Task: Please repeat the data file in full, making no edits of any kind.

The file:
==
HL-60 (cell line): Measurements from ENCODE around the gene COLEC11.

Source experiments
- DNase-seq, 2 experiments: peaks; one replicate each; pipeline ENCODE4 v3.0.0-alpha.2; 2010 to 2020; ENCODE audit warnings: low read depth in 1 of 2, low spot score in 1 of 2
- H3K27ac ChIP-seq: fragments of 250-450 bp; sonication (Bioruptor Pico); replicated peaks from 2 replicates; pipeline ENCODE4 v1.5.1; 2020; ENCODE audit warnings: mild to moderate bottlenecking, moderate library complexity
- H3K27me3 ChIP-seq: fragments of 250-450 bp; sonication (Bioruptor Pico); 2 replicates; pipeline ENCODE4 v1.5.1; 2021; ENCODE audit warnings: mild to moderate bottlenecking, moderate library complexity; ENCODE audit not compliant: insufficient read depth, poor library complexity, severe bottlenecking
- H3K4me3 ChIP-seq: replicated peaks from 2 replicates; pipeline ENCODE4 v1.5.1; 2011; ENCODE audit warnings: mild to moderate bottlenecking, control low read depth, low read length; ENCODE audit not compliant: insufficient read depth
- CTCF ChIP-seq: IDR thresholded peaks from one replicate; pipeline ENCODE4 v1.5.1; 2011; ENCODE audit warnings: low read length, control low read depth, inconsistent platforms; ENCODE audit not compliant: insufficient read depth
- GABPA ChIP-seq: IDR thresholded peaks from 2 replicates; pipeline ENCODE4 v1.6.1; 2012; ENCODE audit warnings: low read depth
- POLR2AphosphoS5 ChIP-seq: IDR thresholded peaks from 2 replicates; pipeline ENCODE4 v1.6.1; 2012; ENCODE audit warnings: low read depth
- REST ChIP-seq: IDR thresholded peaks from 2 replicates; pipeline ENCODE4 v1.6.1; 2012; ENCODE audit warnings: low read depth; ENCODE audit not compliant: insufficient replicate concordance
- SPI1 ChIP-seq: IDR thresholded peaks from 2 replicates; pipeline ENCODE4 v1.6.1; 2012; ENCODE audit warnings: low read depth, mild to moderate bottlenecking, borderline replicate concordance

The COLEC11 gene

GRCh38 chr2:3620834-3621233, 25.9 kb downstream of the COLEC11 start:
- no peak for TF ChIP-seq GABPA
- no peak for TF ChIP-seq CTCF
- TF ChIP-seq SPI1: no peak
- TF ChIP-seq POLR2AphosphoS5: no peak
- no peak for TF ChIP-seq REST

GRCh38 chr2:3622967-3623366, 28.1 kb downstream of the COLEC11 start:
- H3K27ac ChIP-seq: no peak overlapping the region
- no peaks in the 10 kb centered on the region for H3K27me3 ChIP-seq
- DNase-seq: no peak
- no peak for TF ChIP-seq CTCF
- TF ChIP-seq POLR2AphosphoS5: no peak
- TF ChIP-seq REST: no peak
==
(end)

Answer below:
HL-60 (cell line): Measurements from ENCODE around the gene COLEC11.

Source experiments
- DNase-seq, 2 experiments: peaks; one replicate each; pipeline ENCODE4 v3.0.0-alpha.2; 2010 to 2020; ENCODE audit warnings: low read depth in 1 of 2, low spot score in 1 of 2
- H3K27ac ChIP-seq: fragments of 250-450 bp; sonication (Bioruptor Pico); replicated peaks from 2 replicates; pipeline ENCODE4 v1.5.1; 2020; ENCODE audit warnings: mild to moderate bottlenecking, moderate library complexity
- H3K27me3 ChIP-seq: fragments of 250-450 bp; sonication (Bioruptor Pico); 2 replicates; pipeline ENCODE4 v1.5.1; 2021; ENCODE audit warnings: mild to moderate bottlenecking, moderate library complexity; ENCODE audit not compliant: insufficient read depth, poor library complexity, severe bottlenecking
- H3K4me3 ChIP-seq: replicated peaks from 2 replicates; pipeline ENCODE4 v1.5.1; 2011; ENCODE audit warnings: mild to moderate bottlenecking, control low read depth, low read length; ENCODE audit not compliant: insufficient read depth
- CTCF ChIP-seq: IDR thresholded peaks from one replicate; pipeline ENCODE4 v1.5.1; 2011; ENCODE audit warnings: low read length, control low read depth, inconsistent platforms; ENCODE audit not compliant: insufficient read depth
- GABPA ChIP-seq: IDR thresholded peaks from 2 replicates; pipeline ENCODE4 v1.6.1; 2012; ENCODE audit warnings: low read depth
- POLR2AphosphoS5 ChIP-seq: IDR thresholded peaks from 2 replicates; pipeline ENCODE4 v1.6.1; 2012; ENCODE audit warnings: low read depth
- REST ChIP-seq: IDR thresholded peaks from 2 replicates; pipeline ENCODE4 v1.6.1; 2012; ENCODE audit warnings: low read depth; ENCODE audit not compliant: insufficient replicate concordance
- SPI1 ChIP-seq: IDR thresholded peaks from 2 replicates; pipeline ENCODE4 v1.6.1; 2012; ENCODE audit warnings: low read depth, mild to moderate bottlenecking, borderline replicate concordance

The COLEC11 gene

GRCh38 chr2:3620834-3621233, 25.9 kb downstream of the COLEC11 start:
- no peak for TF ChIP-seq GABPA
- no peak for TF ChIP-seq CTCF
- TF ChIP-seq SPI1: no peak
- TF ChIP-seq POLR2AphosphoS5: no peak
- no peak for TF ChIP-seq REST

GRCh38 chr2:3622967-3623366, 28.1 kb downstream of the COLEC11 start:
- H3K27ac ChIP-seq: no peak overlapping the region
- no peaks in the 10 kb centered on the region for H3K27me3 ChIP-seq
- DNase-seq: no peak
- no peak for TF ChIP-seq CTCF
- TF ChIP-seq POLR2AphosphoS5: no peak
- TF ChIP-seq REST: no peak